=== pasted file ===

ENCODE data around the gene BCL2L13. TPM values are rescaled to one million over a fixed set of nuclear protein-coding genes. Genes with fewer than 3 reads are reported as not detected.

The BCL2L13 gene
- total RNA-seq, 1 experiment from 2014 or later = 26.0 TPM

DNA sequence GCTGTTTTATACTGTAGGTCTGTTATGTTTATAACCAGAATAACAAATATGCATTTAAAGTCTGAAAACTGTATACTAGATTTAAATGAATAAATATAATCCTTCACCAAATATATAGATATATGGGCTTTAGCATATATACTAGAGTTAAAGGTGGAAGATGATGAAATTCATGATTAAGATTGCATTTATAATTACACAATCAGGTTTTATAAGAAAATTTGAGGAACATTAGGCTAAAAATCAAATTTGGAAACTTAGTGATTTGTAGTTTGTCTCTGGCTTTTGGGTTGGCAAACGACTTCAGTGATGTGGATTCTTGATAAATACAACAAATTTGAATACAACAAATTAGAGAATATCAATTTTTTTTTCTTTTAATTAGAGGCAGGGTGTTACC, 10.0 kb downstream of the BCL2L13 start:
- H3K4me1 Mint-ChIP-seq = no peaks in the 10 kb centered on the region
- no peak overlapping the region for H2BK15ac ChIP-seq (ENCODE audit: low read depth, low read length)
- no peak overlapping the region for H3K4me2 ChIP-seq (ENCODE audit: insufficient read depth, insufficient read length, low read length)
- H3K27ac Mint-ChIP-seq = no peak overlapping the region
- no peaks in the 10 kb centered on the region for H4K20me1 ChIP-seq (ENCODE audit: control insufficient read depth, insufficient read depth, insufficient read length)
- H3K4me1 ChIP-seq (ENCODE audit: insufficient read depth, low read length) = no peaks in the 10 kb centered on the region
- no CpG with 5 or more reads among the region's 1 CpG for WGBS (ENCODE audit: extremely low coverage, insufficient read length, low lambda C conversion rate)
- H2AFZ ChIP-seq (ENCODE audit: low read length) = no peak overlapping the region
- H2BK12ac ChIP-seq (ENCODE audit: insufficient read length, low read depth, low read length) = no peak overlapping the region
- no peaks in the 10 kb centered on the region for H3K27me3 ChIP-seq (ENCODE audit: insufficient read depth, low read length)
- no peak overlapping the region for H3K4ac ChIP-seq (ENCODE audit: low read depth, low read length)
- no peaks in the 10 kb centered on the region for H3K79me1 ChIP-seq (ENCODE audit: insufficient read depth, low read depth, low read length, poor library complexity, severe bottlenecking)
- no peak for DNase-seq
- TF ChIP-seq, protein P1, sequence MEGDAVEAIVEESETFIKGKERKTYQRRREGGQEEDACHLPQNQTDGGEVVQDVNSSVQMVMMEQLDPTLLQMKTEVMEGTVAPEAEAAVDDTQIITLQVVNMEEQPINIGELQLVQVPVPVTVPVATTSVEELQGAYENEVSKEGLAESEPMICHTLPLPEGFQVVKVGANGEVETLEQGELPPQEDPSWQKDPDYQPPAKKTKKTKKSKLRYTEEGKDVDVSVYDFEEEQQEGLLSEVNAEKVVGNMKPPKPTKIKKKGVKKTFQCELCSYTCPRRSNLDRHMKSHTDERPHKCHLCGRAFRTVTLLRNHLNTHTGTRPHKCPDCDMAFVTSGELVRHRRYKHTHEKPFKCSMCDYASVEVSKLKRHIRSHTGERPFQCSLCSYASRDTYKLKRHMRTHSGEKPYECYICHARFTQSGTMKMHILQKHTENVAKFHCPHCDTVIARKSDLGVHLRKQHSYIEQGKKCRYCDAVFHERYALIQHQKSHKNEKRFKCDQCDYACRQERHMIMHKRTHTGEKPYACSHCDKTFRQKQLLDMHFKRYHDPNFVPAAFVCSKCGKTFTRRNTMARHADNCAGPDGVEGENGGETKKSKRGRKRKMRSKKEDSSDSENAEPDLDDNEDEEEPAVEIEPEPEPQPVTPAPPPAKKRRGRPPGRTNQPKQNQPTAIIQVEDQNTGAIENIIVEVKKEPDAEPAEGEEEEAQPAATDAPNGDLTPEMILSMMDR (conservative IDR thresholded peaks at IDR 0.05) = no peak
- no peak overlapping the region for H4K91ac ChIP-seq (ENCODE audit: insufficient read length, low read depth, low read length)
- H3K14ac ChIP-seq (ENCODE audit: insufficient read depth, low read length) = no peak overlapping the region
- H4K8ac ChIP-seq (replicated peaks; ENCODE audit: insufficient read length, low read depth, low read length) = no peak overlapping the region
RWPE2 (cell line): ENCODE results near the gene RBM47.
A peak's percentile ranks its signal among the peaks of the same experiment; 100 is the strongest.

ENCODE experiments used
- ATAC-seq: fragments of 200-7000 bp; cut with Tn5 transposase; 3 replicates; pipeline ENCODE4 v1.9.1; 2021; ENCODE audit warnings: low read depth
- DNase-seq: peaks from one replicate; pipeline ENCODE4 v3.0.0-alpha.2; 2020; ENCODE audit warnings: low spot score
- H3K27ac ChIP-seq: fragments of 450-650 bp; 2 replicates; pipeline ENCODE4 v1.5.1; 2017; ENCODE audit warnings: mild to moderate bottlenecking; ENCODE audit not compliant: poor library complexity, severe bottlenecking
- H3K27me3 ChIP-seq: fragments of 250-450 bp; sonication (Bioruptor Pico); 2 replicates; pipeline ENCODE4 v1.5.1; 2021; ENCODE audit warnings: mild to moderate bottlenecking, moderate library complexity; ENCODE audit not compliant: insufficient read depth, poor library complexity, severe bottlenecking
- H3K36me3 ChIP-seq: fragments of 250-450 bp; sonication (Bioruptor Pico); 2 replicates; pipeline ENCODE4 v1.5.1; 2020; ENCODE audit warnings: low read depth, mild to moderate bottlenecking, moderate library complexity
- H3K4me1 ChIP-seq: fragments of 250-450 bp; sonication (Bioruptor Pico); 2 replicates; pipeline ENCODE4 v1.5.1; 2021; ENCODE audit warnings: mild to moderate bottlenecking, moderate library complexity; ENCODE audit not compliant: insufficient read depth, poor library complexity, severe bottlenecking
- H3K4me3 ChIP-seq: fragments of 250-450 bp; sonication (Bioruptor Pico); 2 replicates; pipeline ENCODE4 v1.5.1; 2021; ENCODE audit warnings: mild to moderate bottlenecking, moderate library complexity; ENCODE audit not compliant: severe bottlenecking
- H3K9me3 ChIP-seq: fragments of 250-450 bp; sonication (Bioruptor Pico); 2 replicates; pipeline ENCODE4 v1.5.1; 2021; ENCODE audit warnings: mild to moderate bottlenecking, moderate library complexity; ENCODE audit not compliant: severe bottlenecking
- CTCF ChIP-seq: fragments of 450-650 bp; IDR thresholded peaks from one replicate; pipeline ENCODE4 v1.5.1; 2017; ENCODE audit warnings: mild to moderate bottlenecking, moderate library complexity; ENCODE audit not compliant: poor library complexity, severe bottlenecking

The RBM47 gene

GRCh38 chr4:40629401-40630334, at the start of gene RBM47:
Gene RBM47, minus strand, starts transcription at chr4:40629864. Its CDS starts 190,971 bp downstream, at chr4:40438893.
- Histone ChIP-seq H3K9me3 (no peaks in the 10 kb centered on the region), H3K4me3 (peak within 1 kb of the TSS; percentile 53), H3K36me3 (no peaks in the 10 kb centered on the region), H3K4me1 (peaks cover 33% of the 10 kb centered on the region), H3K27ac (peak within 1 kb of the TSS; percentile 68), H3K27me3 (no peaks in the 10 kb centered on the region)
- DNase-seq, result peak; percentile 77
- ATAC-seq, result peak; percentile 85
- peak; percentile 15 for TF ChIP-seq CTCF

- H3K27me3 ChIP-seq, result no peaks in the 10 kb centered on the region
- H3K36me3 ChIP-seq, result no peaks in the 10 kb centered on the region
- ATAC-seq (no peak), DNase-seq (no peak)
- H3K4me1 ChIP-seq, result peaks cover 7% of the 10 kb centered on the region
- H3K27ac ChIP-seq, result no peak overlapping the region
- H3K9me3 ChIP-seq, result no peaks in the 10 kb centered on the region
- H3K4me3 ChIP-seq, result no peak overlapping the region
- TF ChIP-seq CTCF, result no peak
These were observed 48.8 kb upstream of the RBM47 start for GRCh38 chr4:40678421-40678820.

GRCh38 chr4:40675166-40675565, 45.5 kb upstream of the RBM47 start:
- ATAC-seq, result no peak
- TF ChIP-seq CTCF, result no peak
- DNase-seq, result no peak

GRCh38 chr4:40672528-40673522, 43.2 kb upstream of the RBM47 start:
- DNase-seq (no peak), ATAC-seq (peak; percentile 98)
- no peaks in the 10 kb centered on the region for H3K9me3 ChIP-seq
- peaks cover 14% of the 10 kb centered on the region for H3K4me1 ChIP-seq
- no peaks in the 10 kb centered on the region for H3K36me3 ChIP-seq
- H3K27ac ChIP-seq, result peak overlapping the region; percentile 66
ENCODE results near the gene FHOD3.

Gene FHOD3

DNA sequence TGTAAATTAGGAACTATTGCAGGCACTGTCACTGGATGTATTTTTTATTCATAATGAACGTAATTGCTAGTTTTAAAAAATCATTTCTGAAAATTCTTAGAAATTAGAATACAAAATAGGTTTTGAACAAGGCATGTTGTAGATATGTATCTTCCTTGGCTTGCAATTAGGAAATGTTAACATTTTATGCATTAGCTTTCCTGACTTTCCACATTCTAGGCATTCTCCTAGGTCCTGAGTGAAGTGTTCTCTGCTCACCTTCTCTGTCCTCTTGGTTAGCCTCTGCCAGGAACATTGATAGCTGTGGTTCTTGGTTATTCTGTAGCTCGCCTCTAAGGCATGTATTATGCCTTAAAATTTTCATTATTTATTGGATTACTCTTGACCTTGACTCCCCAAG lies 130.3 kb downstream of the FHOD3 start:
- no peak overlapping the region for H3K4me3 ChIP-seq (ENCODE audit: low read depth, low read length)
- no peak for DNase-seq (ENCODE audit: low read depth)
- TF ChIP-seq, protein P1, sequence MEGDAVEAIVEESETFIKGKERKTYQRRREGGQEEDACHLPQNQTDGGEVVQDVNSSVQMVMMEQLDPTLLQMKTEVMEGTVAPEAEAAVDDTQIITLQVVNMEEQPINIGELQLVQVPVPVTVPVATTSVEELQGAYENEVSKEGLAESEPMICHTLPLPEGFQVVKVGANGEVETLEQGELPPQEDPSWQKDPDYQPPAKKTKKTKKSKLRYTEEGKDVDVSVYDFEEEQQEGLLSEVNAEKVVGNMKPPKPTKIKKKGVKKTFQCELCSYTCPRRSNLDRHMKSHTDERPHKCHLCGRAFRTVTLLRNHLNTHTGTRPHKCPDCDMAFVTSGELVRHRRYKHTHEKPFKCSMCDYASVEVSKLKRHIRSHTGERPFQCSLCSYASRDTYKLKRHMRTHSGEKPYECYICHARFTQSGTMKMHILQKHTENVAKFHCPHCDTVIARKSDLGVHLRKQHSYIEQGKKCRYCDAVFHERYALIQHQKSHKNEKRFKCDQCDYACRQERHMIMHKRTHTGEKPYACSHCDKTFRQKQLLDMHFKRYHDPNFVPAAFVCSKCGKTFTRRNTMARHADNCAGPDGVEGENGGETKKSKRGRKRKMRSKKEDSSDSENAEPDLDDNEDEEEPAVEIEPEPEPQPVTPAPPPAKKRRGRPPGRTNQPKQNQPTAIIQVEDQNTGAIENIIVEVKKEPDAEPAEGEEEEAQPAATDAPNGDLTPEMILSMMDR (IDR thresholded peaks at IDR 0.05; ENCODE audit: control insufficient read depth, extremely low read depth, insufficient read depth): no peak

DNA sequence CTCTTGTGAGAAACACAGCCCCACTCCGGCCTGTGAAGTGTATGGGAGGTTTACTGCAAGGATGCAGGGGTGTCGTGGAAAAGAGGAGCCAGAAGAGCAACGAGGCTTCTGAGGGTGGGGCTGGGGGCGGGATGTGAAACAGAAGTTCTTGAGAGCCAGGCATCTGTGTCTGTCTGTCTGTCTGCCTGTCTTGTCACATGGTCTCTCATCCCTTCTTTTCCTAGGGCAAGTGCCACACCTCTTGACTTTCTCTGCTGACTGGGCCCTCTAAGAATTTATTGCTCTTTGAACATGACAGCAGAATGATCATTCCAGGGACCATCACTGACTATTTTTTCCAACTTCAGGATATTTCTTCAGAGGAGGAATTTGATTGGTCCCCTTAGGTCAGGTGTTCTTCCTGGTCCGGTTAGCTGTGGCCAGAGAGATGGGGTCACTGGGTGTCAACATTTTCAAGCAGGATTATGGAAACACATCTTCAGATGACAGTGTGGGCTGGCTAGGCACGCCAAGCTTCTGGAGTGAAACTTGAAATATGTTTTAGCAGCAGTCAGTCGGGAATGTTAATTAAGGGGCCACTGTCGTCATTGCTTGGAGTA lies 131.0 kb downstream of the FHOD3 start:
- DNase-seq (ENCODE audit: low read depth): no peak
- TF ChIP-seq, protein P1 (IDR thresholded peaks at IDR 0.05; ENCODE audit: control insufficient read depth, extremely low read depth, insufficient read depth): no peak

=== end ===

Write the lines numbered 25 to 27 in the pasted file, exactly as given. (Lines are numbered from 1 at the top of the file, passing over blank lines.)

- ATAC-seq: fragments of 200-7000 bp; cut with Tn5 transposase; 3 replicates; pipeline ENCODE4 v1.9.1; 2021; ENCODE audit warnings: low read depth
- DNase-seq: peaks from one replicate; pipeline ENCODE4 v3.0.0-alpha.2; 2020; ENCODE audit warnings: low spot score
- H3K27ac ChIP-seq: fragments of 450-650 bp; 2 replicates; pipeline ENCODE4 v1.5.1; 2017; ENCODE audit warnings: mild to moderate bottlenecking; ENCODE audit not compliant: poor library complexity, severe bottlenecking